Giant Hogweed, copyright 2010 Andy Fyon, www.ontariowildflower.com

Giant Hogweed

 

Andy's Northern Ontario Wildflowers

Giant Hogweed

(Heracleum mantegazzianum)

 

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Giant Hogweed:

There has been a increased awareness about the dangers of having Giant Hogweed (Heracleum mantegazzianum) in our gardens. The main concern is the reaction that the clear sap can cause with human skin when exposed to Sunlight. Avoid at all times and watch children.

Distinction:

Giant hogweed may be mistaken for Wild carrot (Daucus carota), poison hemlock (Conium maculatum), water-parsnip (Sium suave), spotted water-hemlock (Cicuta maculata) and Cow parsnip (Heracleum maximum). The pure enormous size of Giant Hogweed is the easiest distinguishing feature.

Description:

Giant Hogweed: perennial or biennial; also known as giant cow parsnip. Stable into Growing Zone 3.

Family: Parsley or carrot family (Apiaceae or Umbelliferae)

Flower: White or rarely pinkish; occurs as a compound umbel up to 1 m across under ideal conditions; those observed on Manitoulin Island were about 0.5 m across; the umbel consists of 30 to 50 branches; each branch ends in a simple umbel with approximately 30 to 40 flowers; each umbel has a flat bottom and gently rounded top; flower petals are up to 12 mm long; June to August.

Leaves: Leaves are very large, up to 1m across; compound with 3 large deeply cut leaflets; each leaflet has deep irregular lobes; coarse, sharp teeth on all margins; leaves are attached to the stem by a petiole.

Stem: The flower stems are enormous - standing up to up to 5 m tall and up to 10 cm in diameter under ideal conditions; the plants observed on Manitoulin Island were about 2 m tall and 3 cm in diameter (as best I could guess!); stems are hollow except at the nodes; stems and petioles have an obvious reddish-purple streaks and specks and may be nearly solid purple near the base; lower stem may be very rough with pointed, irregularly-spaced bumps.

Seed: Seed remains viable for 7 years; hence, an eradication program must be sustained for 7 years!!! Plant produces 1,500 to 100,000 seeds that are flattened, up to 1 cm long, oval, have a broadly rounded base, and have broad marginal ridges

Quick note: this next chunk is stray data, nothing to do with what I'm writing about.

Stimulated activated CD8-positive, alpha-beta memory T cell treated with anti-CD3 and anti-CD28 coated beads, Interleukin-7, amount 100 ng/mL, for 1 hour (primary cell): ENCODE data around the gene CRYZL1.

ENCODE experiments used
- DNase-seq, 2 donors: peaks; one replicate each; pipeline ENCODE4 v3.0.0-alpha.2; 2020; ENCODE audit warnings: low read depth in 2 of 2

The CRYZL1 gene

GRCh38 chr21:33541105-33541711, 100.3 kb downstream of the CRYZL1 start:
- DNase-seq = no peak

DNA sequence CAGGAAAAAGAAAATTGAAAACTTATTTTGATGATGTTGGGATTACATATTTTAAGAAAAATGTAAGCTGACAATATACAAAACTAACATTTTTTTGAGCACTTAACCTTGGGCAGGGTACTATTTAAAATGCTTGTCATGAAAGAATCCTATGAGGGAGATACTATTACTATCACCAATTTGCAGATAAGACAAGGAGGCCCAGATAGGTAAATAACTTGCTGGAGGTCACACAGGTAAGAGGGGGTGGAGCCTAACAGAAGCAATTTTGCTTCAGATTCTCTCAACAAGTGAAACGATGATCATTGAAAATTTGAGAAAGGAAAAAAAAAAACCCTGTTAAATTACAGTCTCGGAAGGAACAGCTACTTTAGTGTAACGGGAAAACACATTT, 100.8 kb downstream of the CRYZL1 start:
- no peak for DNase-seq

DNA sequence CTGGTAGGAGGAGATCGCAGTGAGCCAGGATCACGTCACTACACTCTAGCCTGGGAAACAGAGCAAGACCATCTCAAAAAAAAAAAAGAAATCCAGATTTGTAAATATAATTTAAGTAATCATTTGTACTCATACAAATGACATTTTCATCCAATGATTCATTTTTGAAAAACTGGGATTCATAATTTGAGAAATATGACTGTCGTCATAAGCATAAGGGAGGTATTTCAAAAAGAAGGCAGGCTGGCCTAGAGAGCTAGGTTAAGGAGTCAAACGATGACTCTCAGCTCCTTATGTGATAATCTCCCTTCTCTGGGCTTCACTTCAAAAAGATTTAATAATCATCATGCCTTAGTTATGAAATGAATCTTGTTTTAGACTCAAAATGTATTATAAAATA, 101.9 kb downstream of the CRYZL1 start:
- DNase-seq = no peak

Habit: Forms rosettes up to 1 m tall during the first year; in the second year, produces flower stem and very large rosette of huge leaves; produces flower umbels in the third year.

Height: Tall - up to 5 m under ideal conditions.

Habitat: Introduced from Europe and has grows along roadsides, steam banks and waste areas.

Interest: Giant Hogweed flowering only once in its lifetime. It reproduces only by seed. The watery, clear sap causes severe dermatitis in most people when exposed to Sunlight. The sap contains photosensitizing compounds (furanocoumarins), which are activated on humans when exposed to Sunlight. Avoid contact!  Effects can last for months and skin can remain sensitive to UV light for years (see references below - this summary from weedinfo.ca).

Location: Gore Bay golf club, Manitoulin Island
Date: July 11, 2010

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References that provide detailed information about Giant Hogweed:


Giant hogweed, copyright 2010 Andy Fyon, www.ontariowildflower.com

Giant Hogweed plant compared to a cedar fence. The fence is about 0.75 m tall (waist height to an a adult).

Location: Manitoulin Island
Date: July 11, 2010

Compound inflorescence umbel masses of the giant hogweed flowers. The entire flower array is about 1.5 m across.

Location: Manitoulin Island
Date: July 11, 2010

Giant hogweed, copyright 2010 Andy Fyon, www.ontariowildflower.com

Giant hogweed, copyright 2010 Andy Fyon, www.ontariowildflower.com

Compound inflorescence of the giant hogweed flower umbel The umbel is about 0.5 m across.

Location: Manitoulin Island
Date: July 11, 2010

Underside of the compound flower umbel of the Giant Hogweed plant. The umbel is about 0.5 m across.

Location: Manitoulin Island
Date: July 11, 2010

Giant hogweed, copyright 2010 Andy Fyon, www.ontariowildflower.com

Giant hogweed, copyright 2010 Andy Fyon, www.ontariowildflower.com

Giant hogweed leaves, copyright 2010 Andy Fyon, www.ontariowildflower.com

Leaves of the Giant Hogweed plant (above and opposite). Note the size of the leaves compared to the cedar fence.

Location: Manitoulin Island
Date: July 11, 2010

Flower stem of the Giant Hogweed plant. Note the reddish, purple colour of the stem.

Location: Manitoulin Island
Date: July 11, 2010

Giant hogweed flower stem, copyright 2010 Andy Fyon, www.ontariowildflower.com

Giant hogweed early growth leaves, copyright 2010 Andy Fyon, ontariowildflower.com

Leaves of first year occur in the top right corner. Second to fourth year growth starting in lower left part of image. Note the boot toe in the lower right corner of the photo.

Photo by Elizabeth Fyon
Location: Manitoulin Island
Date: August 5, 2010

Giant hogweed seed head, copyright 2010 Andy Fyon, ontariowildflower.com

 

Seed of the Giant Hogweed.

Location: Manitoulin Island
Date: August 5, 2010

Giant hogweed seed, copyright 2010 Andy Fyon, ontariowildflower.com

Andy Fyon and giant hogweed, copyright 2010 Libby Fyon.

Andy Fyon (cool hat) standing for scale beside a Giant Hogweed plant.

Photo by Elizabeth Fyon
Location: Manitoulin Island
Date: July 11, 2010

 

 

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For more information email: andy@ontariowildflower.com
URL: http://www.ontariowildflower.com/giant_hogweed.htm
© 2010-2012 Andy Fyon

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Andy Fyon

September 29, 2012

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